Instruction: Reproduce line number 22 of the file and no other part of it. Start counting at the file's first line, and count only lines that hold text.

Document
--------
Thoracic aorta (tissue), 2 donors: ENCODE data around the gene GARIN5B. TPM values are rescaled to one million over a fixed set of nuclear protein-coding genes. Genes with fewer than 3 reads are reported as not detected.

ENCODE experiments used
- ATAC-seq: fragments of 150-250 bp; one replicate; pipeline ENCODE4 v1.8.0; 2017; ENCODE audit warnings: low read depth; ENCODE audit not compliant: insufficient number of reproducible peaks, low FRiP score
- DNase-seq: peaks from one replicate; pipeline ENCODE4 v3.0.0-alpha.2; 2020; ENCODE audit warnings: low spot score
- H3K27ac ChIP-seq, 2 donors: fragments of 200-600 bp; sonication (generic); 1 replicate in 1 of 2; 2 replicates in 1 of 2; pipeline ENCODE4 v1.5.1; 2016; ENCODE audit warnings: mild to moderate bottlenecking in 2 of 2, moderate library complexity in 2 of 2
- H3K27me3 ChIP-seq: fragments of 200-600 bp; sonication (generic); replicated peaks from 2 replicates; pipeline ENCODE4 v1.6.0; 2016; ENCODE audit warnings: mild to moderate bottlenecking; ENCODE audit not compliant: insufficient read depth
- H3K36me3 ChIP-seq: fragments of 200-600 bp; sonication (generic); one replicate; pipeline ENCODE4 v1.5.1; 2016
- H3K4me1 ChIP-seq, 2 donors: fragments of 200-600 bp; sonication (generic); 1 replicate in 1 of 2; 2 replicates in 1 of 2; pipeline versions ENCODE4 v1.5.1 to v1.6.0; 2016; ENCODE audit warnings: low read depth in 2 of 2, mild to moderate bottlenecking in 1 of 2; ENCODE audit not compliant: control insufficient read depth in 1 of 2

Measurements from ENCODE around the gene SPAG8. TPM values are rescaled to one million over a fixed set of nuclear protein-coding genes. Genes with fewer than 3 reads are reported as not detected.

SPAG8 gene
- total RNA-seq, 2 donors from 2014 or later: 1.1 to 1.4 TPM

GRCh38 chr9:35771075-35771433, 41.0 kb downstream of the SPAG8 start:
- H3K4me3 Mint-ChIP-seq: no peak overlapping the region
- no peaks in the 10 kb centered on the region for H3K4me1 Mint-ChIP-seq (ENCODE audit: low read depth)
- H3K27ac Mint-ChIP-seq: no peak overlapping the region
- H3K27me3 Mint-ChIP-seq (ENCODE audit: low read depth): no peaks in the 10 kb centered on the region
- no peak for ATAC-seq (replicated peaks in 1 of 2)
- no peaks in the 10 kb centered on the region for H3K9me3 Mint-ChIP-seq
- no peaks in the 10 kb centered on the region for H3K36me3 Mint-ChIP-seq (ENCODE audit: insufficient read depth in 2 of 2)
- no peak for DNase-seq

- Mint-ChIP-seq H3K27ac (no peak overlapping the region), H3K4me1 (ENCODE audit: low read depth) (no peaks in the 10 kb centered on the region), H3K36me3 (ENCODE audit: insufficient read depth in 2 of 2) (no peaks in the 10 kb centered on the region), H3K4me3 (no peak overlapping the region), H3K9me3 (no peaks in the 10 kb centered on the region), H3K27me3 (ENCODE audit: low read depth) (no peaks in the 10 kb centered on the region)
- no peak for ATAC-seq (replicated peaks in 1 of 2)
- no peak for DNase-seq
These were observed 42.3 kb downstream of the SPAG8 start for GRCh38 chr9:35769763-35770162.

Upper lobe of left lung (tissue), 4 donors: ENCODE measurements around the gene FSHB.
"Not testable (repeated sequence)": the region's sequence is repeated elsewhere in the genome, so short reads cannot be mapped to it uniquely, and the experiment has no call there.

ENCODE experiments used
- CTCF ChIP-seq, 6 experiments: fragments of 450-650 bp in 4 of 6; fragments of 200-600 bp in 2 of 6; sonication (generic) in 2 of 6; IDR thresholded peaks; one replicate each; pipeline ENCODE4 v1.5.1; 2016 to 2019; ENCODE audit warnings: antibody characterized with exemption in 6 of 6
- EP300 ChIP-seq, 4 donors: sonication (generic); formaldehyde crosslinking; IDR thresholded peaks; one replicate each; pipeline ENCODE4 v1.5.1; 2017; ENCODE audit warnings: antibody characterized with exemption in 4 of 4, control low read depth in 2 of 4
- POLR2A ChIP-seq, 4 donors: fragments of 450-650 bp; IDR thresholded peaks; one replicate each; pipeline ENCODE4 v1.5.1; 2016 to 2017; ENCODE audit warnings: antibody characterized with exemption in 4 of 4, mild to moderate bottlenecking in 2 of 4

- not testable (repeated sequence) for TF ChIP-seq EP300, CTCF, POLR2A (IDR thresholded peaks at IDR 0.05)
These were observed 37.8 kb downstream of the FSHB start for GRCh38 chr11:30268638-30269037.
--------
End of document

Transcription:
- no peak for ATAC-seq (replicated peaks in 1 of 2)